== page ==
Posts Tagged 'fog'
It seems like every year I hear the same thing from places all over the Bay Area, We’re not prepared for this weather! It’s summer. It gets hot. Be Prepared. OK, maybe in San Francisco that isn’t completely true except for this year where we’ve been hit by warmer than average temperatures for this time of year, but it’s the same type of heat we get in September so we got hit a few months early. It’s not like everyone puts their air conditioning in cold storage until September. Oh wait, San Franciscans don’t have air conditioning.
I’ll try and explain weather to all of you since it seems everyone forgets what it is every year around here. This could be due to all the newcomers that rotate in and out of the city every year, but summer in San Francisco isn’t supposed to be warm. It might be warm compared to Alaska [or Alturas which has got to be the coldest place in California], but it’s not what people expecting summer weather expect.
The reason it’s so odd is that [my apologies, I’m not a meteorologist] we get warm air over the water that hits the cold air over the land. The warm ocean air contains more moisture which condenses when it hits the cold land giving you…fog. Summer’s in San Francisco tend to be foggy around the coast with a few places like Potrero and the Mission where it burns off very quickly because they get the sun earlier in the day to warm the land and create a bit of equilibrium between the two.
For people who grew up here we have an old saying, You know you’re in San Francisco when you put on your heavy winter jacket to barbecue in July and make sure you’ve got a tank top on when you run out for a six pack in October.
San Francisco is kind of backwards weather wise and even then we don’t really have weather. It might get a few days into the freezing temperatures in December and January and we might get into the upper 90’s a couple of days in September and October. That’s pretty much the extremes we get. Snow is pretty much unheard of since 1976 and we don’t get tornados or hurricanes here either. We do get rain and hail, but our weather hasn’t gotten that message lately. We’ve been experiencing a rather dry year so far and while I can’t say that’s why it’s hot it’s just one of those things you should be prepared for.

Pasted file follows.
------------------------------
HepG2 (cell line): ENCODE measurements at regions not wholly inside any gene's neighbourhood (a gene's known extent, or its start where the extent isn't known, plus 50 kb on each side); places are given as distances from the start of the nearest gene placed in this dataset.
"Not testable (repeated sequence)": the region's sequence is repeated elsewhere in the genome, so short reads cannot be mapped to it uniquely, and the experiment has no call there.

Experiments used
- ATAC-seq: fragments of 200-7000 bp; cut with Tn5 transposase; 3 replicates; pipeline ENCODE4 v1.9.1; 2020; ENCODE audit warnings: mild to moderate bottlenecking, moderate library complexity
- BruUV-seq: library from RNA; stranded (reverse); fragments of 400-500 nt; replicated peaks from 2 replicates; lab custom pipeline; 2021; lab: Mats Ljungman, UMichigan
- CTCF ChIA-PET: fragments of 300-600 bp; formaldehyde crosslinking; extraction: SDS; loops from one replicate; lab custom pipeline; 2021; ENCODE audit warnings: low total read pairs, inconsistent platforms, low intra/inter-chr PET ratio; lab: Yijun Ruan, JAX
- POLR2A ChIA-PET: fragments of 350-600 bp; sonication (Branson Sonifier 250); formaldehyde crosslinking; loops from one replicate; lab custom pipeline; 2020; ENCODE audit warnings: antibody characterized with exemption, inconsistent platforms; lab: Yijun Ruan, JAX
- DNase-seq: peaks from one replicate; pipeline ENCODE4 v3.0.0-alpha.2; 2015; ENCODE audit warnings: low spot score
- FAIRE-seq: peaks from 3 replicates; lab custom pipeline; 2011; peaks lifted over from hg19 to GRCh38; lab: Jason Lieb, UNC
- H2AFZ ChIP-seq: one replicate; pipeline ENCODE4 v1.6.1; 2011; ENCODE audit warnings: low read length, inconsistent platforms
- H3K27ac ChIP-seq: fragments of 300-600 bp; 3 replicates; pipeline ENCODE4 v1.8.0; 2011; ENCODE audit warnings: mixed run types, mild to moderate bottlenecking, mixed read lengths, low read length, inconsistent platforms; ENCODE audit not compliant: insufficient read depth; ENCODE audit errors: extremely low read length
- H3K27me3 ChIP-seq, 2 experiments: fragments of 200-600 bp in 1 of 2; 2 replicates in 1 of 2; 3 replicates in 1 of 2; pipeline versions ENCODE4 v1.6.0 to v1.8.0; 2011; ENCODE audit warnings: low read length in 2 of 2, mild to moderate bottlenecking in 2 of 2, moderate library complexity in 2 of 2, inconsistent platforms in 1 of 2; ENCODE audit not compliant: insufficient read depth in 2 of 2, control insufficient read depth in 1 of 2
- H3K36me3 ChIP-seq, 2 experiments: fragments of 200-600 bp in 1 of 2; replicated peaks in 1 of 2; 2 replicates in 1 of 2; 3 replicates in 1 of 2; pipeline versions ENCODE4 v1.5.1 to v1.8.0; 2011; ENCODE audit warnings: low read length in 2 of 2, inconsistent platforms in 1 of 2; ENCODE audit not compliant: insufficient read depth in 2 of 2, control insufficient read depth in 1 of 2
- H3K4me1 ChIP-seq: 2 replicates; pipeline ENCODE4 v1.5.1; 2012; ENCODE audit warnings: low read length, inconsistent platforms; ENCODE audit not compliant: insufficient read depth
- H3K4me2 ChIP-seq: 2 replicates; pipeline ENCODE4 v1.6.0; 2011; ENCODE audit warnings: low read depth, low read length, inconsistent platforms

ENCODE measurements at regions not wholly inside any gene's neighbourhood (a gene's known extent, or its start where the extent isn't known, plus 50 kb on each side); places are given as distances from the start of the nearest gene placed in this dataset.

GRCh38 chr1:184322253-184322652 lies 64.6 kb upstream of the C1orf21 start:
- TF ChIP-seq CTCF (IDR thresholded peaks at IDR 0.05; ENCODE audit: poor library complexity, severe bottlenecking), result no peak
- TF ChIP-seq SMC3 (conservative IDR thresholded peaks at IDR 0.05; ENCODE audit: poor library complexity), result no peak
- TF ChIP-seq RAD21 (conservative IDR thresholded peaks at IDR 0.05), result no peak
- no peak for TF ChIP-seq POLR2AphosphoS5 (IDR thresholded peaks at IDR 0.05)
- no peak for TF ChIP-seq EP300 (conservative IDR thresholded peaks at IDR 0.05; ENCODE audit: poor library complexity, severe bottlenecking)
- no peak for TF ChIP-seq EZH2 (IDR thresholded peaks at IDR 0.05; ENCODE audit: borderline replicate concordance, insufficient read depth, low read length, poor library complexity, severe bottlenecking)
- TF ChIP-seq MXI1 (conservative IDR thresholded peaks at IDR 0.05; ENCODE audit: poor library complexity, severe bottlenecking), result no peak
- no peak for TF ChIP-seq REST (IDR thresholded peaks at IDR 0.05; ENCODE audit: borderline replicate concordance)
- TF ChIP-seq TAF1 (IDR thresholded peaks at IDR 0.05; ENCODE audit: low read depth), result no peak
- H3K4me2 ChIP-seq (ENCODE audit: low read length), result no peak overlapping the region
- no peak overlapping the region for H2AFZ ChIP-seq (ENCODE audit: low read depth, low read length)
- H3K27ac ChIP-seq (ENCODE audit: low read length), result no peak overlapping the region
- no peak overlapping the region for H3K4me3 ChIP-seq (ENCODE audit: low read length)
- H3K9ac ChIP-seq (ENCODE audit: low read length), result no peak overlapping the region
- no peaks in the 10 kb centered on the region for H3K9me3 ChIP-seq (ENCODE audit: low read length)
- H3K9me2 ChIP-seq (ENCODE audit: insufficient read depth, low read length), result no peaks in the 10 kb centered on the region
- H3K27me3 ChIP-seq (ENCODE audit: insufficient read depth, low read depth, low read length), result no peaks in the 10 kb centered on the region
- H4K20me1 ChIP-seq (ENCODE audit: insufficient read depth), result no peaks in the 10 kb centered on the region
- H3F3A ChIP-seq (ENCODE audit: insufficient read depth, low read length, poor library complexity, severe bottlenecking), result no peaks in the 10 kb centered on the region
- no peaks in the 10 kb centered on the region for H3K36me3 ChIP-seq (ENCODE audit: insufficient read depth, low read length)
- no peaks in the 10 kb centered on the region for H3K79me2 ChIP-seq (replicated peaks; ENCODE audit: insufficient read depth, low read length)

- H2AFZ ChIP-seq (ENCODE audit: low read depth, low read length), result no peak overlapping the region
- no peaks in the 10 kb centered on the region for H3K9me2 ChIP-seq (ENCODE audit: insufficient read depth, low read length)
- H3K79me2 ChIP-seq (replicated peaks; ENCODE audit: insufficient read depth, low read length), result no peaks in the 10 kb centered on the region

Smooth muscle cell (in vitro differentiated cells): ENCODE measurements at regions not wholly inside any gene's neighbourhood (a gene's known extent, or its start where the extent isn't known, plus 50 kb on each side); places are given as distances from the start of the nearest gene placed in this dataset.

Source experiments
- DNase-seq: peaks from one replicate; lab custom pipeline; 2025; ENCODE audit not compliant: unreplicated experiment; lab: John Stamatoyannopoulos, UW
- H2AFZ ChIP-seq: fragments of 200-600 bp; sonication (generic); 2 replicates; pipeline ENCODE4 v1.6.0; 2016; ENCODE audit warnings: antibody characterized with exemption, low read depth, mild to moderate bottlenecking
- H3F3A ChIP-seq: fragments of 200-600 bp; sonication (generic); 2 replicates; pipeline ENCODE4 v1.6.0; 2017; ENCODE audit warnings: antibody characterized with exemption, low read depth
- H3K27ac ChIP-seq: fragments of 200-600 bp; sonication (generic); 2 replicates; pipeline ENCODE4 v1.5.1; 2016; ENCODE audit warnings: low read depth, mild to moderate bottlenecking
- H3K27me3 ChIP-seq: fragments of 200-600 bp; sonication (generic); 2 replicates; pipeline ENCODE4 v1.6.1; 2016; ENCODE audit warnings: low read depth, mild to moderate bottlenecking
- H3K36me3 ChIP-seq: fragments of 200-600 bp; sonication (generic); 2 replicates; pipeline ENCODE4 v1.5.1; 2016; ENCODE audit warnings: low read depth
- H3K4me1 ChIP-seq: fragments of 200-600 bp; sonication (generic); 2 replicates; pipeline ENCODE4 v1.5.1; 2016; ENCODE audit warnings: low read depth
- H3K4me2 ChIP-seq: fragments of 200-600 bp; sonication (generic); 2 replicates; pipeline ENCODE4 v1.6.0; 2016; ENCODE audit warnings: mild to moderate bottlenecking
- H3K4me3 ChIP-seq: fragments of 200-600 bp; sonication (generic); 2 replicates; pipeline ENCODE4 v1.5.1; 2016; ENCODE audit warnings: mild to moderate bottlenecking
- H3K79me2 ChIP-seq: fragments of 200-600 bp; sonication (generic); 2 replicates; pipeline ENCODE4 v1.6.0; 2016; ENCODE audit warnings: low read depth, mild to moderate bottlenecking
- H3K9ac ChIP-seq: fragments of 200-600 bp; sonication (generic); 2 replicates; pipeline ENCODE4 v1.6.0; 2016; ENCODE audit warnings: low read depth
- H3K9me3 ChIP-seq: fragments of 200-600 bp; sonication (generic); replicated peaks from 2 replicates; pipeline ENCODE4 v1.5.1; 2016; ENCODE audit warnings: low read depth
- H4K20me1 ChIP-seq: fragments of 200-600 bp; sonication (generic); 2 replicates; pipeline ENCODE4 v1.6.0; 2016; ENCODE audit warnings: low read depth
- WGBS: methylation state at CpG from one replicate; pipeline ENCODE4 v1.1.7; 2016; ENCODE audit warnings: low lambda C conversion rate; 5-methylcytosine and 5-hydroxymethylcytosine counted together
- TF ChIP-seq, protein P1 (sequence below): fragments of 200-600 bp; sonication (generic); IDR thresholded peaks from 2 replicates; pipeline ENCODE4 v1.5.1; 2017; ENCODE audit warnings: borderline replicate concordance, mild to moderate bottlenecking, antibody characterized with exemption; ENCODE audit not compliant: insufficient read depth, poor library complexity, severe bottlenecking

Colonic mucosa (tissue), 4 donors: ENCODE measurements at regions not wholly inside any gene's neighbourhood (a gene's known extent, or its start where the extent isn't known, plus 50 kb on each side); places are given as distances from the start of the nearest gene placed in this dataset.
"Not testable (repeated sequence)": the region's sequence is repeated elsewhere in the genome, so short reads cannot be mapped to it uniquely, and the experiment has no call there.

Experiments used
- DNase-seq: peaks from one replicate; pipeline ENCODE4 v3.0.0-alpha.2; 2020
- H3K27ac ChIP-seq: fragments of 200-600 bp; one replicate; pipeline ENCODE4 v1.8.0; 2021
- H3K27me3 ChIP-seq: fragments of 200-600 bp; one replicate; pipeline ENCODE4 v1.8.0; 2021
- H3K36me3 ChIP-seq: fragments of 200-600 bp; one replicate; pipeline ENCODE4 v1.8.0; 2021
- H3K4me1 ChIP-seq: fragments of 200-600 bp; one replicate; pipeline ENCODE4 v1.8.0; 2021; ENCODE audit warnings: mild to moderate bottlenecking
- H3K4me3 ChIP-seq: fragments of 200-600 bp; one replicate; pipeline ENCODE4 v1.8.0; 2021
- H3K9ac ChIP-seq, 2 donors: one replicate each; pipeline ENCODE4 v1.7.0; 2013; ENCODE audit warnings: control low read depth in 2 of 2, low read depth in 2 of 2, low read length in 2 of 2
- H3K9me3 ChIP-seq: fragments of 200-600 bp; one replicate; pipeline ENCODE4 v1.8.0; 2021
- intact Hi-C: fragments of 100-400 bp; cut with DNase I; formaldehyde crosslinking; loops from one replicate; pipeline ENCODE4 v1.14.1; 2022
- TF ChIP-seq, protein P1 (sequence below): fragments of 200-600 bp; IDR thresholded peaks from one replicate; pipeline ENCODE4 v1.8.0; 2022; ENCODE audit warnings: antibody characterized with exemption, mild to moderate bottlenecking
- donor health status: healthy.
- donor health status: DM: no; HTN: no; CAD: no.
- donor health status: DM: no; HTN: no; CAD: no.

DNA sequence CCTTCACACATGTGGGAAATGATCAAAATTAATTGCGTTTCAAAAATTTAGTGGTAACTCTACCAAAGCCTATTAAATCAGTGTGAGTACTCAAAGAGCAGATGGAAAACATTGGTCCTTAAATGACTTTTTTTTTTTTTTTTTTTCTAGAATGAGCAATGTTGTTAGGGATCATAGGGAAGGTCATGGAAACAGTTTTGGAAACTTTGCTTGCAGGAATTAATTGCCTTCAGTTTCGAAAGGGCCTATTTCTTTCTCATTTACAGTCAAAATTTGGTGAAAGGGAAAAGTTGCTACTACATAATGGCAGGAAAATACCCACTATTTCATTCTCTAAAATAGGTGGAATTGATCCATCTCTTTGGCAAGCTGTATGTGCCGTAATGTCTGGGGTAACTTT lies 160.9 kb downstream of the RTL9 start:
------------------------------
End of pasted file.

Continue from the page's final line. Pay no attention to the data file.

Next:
Most San Franciscans already know to dress in layers so that shouldn’t be a problem and most people also carry water bottles so dehydration isn’t really a factor. Most of the companies that I’ve worked for also have air conditioning installed even though they hardly ever need it so the whole, we’re not prepared for this weather is kind of a joke to me.
We all have to go outside and even if you’ve been here only a couple of months you should know how to deal with the weather. If not then I suggest San Diego where the meteorologists are overpaid because every day is, nice.
I haven’t been getting out as much as I’d like lately, but that will be changing soon. Because I haven’t been getting out that much I’ve been pretty much restricted to the Sunset District where I live. It’s one of the largest districts in San Francisco that also includes the Parkside, but no one really knows or cares where the barriers are. It’s easy figuring out where the Sunset stops and Richmond starts because you’ve got this big divider called Golden Gate Park in between. Something I’ve notice recently in reading about how other people describe the Sunset district is that they don’t really know anything about it. I’m here to change that.
Apparently people who like to tell other people what the Sunset district is like tend not to be from the Sunset district or have usually only lived here for around 6 months [usually November to May]. Because of this they don’t get a good understanding of this part of San Francisco and it’s a shame because more people would love it if it wasn’t just a place they drove through on a hot day to go to the beach.
- It’s always foggy here. Well, we do have fog. Hell I’m almost certain that the twitter account @KarlTheFog was started here. The Sunset district has been known for it’s fog for years. The thing is that we have lots of fog compared to downtown, the Mission, Potrero Hill. It’s kind of like a friend who was here from San Diego on a foggy night and said, oh crap it’s raining. No, that’s called fog. That’s the way fog is supposed to be. It’s supposed to be thick and wet. People who say it’s foggy when they have to look up and see clouds in the sky don’t know what fog is. It’s also not like that all year round. Usually it starts in the mornings when you leave the house to go to work. Once you’ve gotten on the bus and are on your way up past 25th avenue then @KarlTheFog decides to take a nap and it clears up.